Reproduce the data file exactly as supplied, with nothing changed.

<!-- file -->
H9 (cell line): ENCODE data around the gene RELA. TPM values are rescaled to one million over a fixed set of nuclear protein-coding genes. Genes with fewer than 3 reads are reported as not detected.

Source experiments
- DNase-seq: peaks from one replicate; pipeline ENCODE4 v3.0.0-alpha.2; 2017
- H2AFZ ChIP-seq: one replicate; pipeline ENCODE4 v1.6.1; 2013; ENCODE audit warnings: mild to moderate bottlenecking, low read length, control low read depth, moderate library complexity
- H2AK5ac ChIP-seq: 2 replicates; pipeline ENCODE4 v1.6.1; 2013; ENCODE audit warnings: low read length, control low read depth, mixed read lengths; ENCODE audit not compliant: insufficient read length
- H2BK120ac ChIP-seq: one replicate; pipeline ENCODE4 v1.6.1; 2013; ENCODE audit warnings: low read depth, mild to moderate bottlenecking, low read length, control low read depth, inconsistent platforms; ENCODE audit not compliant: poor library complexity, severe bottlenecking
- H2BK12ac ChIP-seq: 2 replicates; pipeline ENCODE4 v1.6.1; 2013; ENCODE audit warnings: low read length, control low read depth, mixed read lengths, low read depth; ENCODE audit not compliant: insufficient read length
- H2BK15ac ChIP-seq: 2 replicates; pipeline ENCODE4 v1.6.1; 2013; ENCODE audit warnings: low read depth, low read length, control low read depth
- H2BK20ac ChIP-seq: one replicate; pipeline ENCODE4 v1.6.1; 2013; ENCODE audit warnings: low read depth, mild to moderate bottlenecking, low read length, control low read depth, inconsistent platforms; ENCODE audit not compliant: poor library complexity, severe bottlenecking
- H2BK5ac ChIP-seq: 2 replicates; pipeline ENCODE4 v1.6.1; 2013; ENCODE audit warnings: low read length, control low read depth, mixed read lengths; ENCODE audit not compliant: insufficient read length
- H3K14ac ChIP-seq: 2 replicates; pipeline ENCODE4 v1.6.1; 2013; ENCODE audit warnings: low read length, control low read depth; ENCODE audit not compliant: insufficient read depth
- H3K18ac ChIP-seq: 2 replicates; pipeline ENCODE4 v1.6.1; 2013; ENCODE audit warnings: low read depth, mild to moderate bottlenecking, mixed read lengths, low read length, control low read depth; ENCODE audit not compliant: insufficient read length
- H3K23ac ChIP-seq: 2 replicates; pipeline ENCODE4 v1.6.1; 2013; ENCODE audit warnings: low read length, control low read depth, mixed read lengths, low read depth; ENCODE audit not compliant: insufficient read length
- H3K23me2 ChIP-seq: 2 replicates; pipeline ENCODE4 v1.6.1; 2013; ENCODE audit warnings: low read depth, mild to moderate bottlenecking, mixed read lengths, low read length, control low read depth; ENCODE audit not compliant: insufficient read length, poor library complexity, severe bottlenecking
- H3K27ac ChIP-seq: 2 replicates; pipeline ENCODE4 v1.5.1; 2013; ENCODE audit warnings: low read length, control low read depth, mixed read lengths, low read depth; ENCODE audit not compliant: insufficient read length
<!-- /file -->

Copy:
H9 (cell line): ENCODE data around the gene RELA. TPM values are rescaled to one million over a fixed set of nuclear protein-coding genes. Genes with fewer than 3 reads are reported as not detected.

Source experiments
- DNase-seq: peaks from one replicate; pipeline ENCODE4 v3.0.0-alpha.2; 2017
- H2AFZ ChIP-seq: one replicate; pipeline ENCODE4 v1.6.1; 2013; ENCODE audit warnings: mild to moderate bottlenecking, low read length, control low read depth, moderate library complexity
- H2AK5ac ChIP-seq: 2 replicates; pipeline ENCODE4 v1.6.1; 2013; ENCODE audit warnings: low read length, control low read depth, mixed read lengths; ENCODE audit not compliant: insufficient read length
- H2BK120ac ChIP-seq: one replicate; pipeline ENCODE4 v1.6.1; 2013; ENCODE audit warnings: low read depth, mild to moderate bottlenecking, low read length, control low read depth, inconsistent platforms; ENCODE audit not compliant: poor library complexity, severe bottlenecking
- H2BK12ac ChIP-seq: 2 replicates; pipeline ENCODE4 v1.6.1; 2013; ENCODE audit warnings: low read length, control low read depth, mixed read lengths, low read depth; ENCODE audit not compliant: insufficient read length
- H2BK15ac ChIP-seq: 2 replicates; pipeline ENCODE4 v1.6.1; 2013; ENCODE audit warnings: low read depth, low read length, control low read depth
- H2BK20ac ChIP-seq: one replicate; pipeline ENCODE4 v1.6.1; 2013; ENCODE audit warnings: low read depth, mild to moderate bottlenecking, low read length, control low read depth, inconsistent platforms; ENCODE audit not compliant: poor library complexity, severe bottlenecking
- H2BK5ac ChIP-seq: 2 replicates; pipeline ENCODE4 v1.6.1; 2013; ENCODE audit warnings: low read length, control low read depth, mixed read lengths; ENCODE audit not compliant: insufficient read length
- H3K14ac ChIP-seq: 2 replicates; pipeline ENCODE4 v1.6.1; 2013; ENCODE audit warnings: low read length, control low read depth; ENCODE audit not compliant: insufficient read depth
- H3K18ac ChIP-seq: 2 replicates; pipeline ENCODE4 v1.6.1; 2013; ENCODE audit warnings: low read depth, mild to moderate bottlenecking, mixed read lengths, low read length, control low read depth; ENCODE audit not compliant: insufficient read length
- H3K23ac ChIP-seq: 2 replicates; pipeline ENCODE4 v1.6.1; 2013; ENCODE audit warnings: low read length, control low read depth, mixed read lengths, low read depth; ENCODE audit not compliant: insufficient read length
- H3K23me2 ChIP-seq: 2 replicates; pipeline ENCODE4 v1.6.1; 2013; ENCODE audit warnings: low read depth, mild to moderate bottlenecking, mixed read lengths, low read length, control low read depth; ENCODE audit not compliant: insufficient read length, poor library complexity, severe bottlenecking
- H3K27ac ChIP-seq: 2 replicates; pipeline ENCODE4 v1.5.1; 2013; ENCODE audit warnings: low read length, control low read depth, mixed read lengths, low read depth; ENCODE audit not compliant: insufficient read length